Today, the heart is in tumult; its aching consumes it as if we are nearing doom. A thousand questions keep nagging me; they disturb me like random, irrational words that a child types on the keyboard. I want to ask questions to the people who have taken the yards of religion and discuss and debate in their sermons morality, moral science, ethics, and so much more that the ink of my pen will dry. I want to ask the question to those who are called the builders of the nation: have they failed in their respective jobs to build the nation and its pillars high, as they were assigned the jobs by the country and were hired for the same? Have they failed to bring and inculcate in budding ones the concepts of morality, discipline, ethics, and so much more that could have made the nation proud and would have enhanced its pride?
Something forces me to recall the poem written by a transcendentalist, RW Emerson, Nation's Strength, for he discusses in detail the parameters of a nation's strength and finally reaches the conclusion that only its men can make its pillars high and its foundation strong.
And then comes a big but: do we have young people in whose hands the nation is safe? Since it's the young people who are the future of the nation and who have to run the country tomorrow, will they be able to lead the country? Are they patriotic enough to defend its borders? Are they morally upright, and do they have the moral courage to call a spade, a spade?
I'm lost. I try to find refuge, but I find it nowhere. I go to the mosque to listen to the religious sermons, and I find that a ‘waiz' is more interested in buying tiger that he loudly and loftily expresses on the pulpit of the mosque. I also observe that his subjects, who are under the cast of his love, have forgotten everything between right and wrong, and they reply to it with ‘Subhanallah.’ Soon, I ask myself, Jameel, will the likes of him be the change of renaissance and reformation? And my conscience replies with a big beautiful ‘No.’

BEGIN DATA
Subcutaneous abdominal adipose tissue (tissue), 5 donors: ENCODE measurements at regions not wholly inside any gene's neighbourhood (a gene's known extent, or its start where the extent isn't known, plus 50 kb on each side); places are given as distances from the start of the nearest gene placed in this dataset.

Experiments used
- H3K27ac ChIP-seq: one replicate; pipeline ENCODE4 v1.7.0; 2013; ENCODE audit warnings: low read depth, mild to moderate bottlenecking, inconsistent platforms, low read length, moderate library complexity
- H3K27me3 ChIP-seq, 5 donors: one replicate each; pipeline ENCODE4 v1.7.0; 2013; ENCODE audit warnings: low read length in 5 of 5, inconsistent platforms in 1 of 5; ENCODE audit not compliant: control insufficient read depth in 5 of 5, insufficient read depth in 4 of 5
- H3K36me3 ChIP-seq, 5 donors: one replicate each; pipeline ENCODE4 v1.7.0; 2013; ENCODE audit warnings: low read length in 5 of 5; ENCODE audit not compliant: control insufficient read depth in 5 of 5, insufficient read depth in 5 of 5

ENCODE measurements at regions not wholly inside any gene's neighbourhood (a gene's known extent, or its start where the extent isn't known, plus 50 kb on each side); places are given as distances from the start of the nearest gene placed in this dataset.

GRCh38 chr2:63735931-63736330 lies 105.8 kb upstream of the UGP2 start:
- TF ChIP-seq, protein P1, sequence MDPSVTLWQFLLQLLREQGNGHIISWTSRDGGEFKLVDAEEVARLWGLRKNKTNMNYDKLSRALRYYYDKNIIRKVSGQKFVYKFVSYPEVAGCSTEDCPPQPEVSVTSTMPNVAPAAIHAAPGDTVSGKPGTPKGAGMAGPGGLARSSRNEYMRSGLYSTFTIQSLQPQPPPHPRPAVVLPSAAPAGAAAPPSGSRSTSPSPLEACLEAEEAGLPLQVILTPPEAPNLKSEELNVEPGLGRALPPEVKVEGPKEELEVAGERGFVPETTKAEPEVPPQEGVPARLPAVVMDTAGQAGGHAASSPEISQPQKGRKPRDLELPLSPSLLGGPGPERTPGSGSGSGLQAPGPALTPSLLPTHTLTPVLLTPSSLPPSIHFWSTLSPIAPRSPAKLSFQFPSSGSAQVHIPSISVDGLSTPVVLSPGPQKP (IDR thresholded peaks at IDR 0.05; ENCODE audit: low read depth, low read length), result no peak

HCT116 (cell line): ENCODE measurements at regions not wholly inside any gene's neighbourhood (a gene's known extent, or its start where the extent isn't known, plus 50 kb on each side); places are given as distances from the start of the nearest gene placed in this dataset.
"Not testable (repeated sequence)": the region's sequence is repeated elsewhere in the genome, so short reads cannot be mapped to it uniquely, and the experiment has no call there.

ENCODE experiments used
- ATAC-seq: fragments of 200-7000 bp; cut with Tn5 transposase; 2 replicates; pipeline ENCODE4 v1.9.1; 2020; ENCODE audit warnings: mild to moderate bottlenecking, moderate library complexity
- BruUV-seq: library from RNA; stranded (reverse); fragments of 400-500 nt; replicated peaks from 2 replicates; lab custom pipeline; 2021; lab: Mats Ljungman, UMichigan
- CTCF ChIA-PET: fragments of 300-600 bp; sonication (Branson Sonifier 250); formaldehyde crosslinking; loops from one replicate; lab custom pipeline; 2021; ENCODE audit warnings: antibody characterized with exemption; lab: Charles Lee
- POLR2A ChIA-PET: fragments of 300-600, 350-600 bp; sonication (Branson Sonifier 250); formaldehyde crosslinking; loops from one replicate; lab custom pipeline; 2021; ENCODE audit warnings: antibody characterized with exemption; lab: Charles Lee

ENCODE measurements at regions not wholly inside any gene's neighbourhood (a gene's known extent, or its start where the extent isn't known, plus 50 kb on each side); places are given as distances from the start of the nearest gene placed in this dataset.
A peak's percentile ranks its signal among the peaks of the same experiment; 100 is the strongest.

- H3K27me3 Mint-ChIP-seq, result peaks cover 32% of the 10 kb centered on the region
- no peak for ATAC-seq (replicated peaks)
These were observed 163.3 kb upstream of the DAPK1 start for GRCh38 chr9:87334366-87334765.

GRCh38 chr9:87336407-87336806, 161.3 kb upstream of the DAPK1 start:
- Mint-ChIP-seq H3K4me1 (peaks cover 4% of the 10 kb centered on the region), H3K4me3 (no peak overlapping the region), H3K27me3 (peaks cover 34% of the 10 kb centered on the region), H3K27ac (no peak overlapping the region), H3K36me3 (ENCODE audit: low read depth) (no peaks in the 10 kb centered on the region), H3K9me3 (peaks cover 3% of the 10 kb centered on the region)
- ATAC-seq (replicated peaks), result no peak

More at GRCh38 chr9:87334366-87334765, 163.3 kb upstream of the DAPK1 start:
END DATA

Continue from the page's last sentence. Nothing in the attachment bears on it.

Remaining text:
I turn to the other man, who wears a long cloak and knows his subject well but is in conflict with the other men of the same and asks his subjects never to visit them, as what they utter is a sweet blasphemy. We, as ignorant people, say Subhanallah here too.
Tired at heart, I seek the final destination and visit the educational institutions, where I find the builders of the nation counting the years of their service and their recent increments, indulging in bizoo, and least concerned about the grooming and imbibing of good deeds among the future generation—sadly, the job they have been assigned to.
With the pieces of broken dreams, I ask the parents the whereabouts of their children; unfortunately, they give blank looks and say they don't listen to us and that they too have failed in instilling morality and discipline in them. “We too have turned empty like that barren land that yields but no crops."
Hence, dejected and deprived, I seek solace but find it nowhere. Thus, finally turned off, I take my cell phone to make a call, but the news pops up at the top: "A 16-year-old boy has killed a 45-year-old man in a romantic relationship." Turning everything off, I get the notion that we've got the premonition of doom.
(Author is a Columnist and can be reached at: Mufti.email@example.com)